providing additional public access would impose on the

governmental unit.



The stated policy of the open meeting law is that "the public is

entitled to the fullest and most complete information regarding

the affairs of government as is compatible with the conduct of

governmental business."  Section 19.81(1), Stats. 1989-90.



Thus the governmental unit must strive for reasonable

accessibility.



Its selection of a meeting place must be reasonable under the

circumstances.



It must be flexible in setting the meeting place to accommodate

unusually large crowds. 67 Op. Atty Gen. 126 (1978).



When, as happened in this case, a meeting place is challenged

under the open meeting law as being too small to be reasonably

accessible to members of the public, the court's role is to

review the decision of the governmental unit to determine whether

its selection of the meeting place was reasonable.



In doing so, the court need not look for optimal outcomes, but

must seek to determine whether the local governmental unit

achieved a reasonable balance under the circumstances presented

at the time its decision was made.
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PAGE 584
In the present case, I believe that the Board's decision to hold

its meeting at its usual site was not reasonable under the open

meeting law.



The usual meeting room can accommodate 69 members of the public

through a combination of seating capacity for

non-Board-affiliated persons and standing room in the foyer.



However, from the facts available to the Board prior to the April

17 meeting it was only reasonable to conclude that more than 69

members of the public could be expected to attend.[fn4] First,

development projects are often controversial.



A previous development project had aroused controversy in the

village and a large number had attended the Board meeting at

which that project was considered.



Second, the public interest in this particular meeting was

evident.



Between 1,600 and 1,700 people had signed a petition opposing the

development project to be discussed at the meeting.



The petition did not lead the Board to anticipate that 1,600

people would appear at the meeting, but it should have alerted

the Board that interest in the meeting was high.



Third, a Planning Commission meeting on April 11, 1990, involving

the same development project, had drawn a crowd of between 75 and

150 people.
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PAGE 585
The large turnout should have signaled the Board that the public

was willing to attend meetings on this issue.



Finally, the Board had received two communications from a

concerned citizen in advance of the meeting date, asking that the

meeting place be changed to accommodate a large turnout.



I thus conclude that the Board, acting reasonably, should have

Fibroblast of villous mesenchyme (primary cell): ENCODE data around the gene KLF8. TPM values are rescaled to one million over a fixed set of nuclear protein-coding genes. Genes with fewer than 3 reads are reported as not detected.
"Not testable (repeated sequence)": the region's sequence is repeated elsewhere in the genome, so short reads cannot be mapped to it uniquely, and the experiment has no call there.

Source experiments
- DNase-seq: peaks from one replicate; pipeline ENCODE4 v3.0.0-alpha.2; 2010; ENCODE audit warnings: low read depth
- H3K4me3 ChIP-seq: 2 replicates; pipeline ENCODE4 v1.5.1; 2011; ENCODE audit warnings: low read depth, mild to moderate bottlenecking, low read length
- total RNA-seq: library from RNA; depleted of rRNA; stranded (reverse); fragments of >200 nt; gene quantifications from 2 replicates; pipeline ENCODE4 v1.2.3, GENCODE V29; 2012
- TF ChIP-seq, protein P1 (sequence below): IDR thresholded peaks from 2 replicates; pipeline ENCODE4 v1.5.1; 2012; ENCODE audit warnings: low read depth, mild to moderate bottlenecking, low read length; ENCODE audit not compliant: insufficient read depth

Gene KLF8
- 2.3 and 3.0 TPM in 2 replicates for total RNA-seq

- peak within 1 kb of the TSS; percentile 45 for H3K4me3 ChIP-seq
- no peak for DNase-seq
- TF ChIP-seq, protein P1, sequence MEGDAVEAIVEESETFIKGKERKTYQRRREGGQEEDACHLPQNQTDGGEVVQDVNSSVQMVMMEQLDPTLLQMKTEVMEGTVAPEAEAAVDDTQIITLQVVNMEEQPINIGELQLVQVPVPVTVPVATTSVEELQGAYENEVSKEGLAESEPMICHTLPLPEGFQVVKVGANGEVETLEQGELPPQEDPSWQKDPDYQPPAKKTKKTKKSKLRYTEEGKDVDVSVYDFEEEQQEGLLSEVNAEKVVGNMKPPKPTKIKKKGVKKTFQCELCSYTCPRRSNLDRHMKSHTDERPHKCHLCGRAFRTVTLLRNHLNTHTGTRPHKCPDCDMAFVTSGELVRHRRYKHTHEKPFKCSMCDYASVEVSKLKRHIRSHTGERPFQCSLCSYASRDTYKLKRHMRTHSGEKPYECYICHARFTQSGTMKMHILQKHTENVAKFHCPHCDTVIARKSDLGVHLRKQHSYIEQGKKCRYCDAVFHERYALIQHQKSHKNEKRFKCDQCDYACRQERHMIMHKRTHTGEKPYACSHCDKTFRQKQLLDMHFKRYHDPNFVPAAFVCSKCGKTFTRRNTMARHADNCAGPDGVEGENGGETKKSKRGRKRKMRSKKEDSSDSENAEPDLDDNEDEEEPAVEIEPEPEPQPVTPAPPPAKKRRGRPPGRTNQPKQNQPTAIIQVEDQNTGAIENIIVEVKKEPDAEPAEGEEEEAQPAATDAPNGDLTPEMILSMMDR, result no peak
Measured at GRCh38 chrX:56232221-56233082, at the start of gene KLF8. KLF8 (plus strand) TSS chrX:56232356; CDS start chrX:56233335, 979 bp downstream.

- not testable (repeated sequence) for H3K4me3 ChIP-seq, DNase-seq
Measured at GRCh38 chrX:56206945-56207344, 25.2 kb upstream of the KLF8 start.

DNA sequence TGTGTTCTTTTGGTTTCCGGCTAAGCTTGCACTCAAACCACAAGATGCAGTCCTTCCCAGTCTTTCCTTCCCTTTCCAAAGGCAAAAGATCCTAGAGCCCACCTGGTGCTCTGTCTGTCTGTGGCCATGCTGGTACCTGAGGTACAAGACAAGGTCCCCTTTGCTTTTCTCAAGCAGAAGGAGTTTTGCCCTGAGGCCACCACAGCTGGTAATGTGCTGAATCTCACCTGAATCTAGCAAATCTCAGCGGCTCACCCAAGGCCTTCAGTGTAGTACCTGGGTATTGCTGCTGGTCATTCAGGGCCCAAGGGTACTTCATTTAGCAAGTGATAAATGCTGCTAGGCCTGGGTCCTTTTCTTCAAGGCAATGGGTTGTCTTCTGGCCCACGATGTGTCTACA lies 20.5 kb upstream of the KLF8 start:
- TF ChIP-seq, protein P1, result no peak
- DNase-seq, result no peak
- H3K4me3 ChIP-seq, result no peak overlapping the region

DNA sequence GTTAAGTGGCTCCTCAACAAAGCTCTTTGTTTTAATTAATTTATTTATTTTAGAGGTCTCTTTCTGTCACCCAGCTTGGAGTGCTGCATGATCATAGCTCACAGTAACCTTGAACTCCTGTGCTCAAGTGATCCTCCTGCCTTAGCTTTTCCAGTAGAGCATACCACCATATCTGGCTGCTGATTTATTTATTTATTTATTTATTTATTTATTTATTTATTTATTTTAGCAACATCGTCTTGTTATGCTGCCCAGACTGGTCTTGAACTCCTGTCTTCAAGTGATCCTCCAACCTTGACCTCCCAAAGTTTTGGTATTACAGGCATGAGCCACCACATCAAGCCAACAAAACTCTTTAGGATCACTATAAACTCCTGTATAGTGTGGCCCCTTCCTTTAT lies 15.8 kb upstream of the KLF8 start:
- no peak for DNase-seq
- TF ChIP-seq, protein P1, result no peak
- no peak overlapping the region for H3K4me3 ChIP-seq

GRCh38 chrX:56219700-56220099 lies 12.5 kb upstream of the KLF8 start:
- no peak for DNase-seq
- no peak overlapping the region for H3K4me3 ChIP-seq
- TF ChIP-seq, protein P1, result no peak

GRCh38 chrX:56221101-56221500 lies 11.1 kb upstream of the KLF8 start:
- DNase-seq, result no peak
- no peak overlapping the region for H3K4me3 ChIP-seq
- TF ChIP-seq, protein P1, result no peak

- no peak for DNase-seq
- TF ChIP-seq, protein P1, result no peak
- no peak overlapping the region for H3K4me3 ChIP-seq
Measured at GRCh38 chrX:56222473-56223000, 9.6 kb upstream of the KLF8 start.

expected an attendance far in excess of the public attendance

capacity of its regular meeting room and its foyer.



Since the only reasonable conclusion the Board could have reached

from the available information was that more than 69 people would

probably attend, it should have considered its options for making

the meeting "reasonably accessible" to the number of people

expected.



In considering its options, the Board was required to attempt to

make the meeting "open" for two purposes Ä for citizens to hear

the proceedings and for citizens to participate in the

proceedings during the time allotted for public comments.



Several alternatives were available.



In one possible scenario, the Board could have kept its regular

meeting site and provided a sound system in the foyer or

elsewhere.



While standing for long periods is not conducive to citizen

participation (and seeing as well as hearing is important), a

sound system could have made the proceedings at least partially

accessible to more people.



As another alternative the Board could have made closed circuit

television available outside the meeting room.



Although the record shows that the Board did not have a sound

system, the record does not demonstrate that the cost or

commercial unavailability of a sound or TV system precluded

either of these options.



Still another alternative would have been to schedule the

meeting at a larger facility, if one was available in

a reasonable location and at a reasonable cost.
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PAGE 586
The community's schools apparently had suitable rooms, since a

school had been used for a prior Board meeting.



The Board, however, did not explore any alternatives to its

regular meeting site.



 Under the circumstances presented, I would conclude that the

Board violated the open meeting law when it failed, in advance of

the meeting, to explore the use of a sound system, closed circuit

TV, or an alternative site to provide additional access to what

could reasonably have been expected to be an overflow crowd.[fn5]



The majority concludes that "at most three persons were

ultimately denied entrance because of the crowd" and that the

Board's holding the meeting at the usual meeting place "was

reasonable."  Majority op. at 561.





To borrow a phrase from other areas of the law, this reasoning by

hindsight employs a "harmless error" test, not a reasonableness

test.





In this case reasonableness must be judged from the perspective

of the Board prior to the meeting:  What should the Board have

done to assure that the meeting would be reasonably accessible to